Motorists no longer stay away by the millions as they did in Abbey's day. The Mighty 5 promotion has been mighty successful, no question about it; and no question that politicians side with the moneyed interests of industrial tourism.
The nascent interest in building a second entry to Arches found a voice in the 2020 legislative session. Proposed by Rep. Steve Eliason, R-Sandy, a new state park, named for the Utahraptor dinosaur, is configured such that access to Arches is possible. An investment of $10 million would fund roads, parking lots and restrooms on a 6,500-acre site straddling U.S. 191, Eliason said at a press conference with a smiling Moab mayor. Besides the Dalton Wells Quarry, the source of the first fossilized bones of a Utahraptor, the terrain is crisscrossed with ATV and mountain bike trails, Eliason said. Were Abbey alive, he'd be thinking about monkey-wrenching a project that would bring more vehicles into Arches.
In his famous 1975 novel, Abbey made a verb of a plumber's tool, the monkey wrench. In writing, he tapped the lexicon of lawyers to describe himself as Arches' "usufructuary." The word refers to the long-term use of someone else's property with the proviso it remain intact and undamaged. Thus, the usufruct of another's orchard requires care of the trees and replacement of any that die.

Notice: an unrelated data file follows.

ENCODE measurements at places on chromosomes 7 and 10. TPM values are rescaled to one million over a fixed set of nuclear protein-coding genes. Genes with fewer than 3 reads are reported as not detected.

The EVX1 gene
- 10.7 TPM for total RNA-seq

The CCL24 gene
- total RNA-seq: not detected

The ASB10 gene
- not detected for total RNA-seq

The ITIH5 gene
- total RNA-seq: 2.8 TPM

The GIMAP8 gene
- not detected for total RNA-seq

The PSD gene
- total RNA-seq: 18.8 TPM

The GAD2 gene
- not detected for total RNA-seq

Hints of usufruct can be found in the Office of Tourism's latest strategic plan. In privileging "the quality of visits rather than the quantity of visitors," the nine-page plan promotes "responsible visitation" even in its avowal to leverage "the equity of the Mighty 5 brand" for statewide economic growth. From the tourist office point of view, overcrowded national parks pose "a significant risk to the future of Utah's tourism industry."
For Abbey, the crowds at Arches are symptomatic of industrial tourism run amok. He would despair that "wilderness" was missing from the pages of Utah's strategic tourism plan just as it is missing more and more from Utah's red-rock landscape.
Abbey wrote Desert Solitaire as an elegy for wilderness lost, but the book is also intended as an enjoinder to us—usufructuaries all—to steward what wilderness remains for the benefit of those who follow.
—By John Rasmuson Published April 2020, Vamoose Utah
Ken Sanders' Margin Notes: Edward Abbey wrote 21 books over his 62 years, beginning with Jonathon Troy in 1954 and ending with the posthumously published Hayduke Lives in 1990. Ed hated the word "classic" and never wanted any of his books to become one. To Ed, that meant a book everyone talked about but never read. Sorry, Ed, but both Desert Solitaire and The Monkey Wrench Gang, despite their modest beginnings, have now each sold millions of copies and have become classics. Generations now being born after Abbey's death are discovering the raw power of this late author's words. Don't neglect his other novels, The Brave Cowboy, Fire on The Mountain or Black Sun. His finest essays are to be found in The Journey Home, Slickrock, and his last published collection, One Life at a Time, Please.
As Abbey himself said, "Wilderness needs no defense, only more defenders" and "Growth for the sake of growth is the ideology of the cancer cell."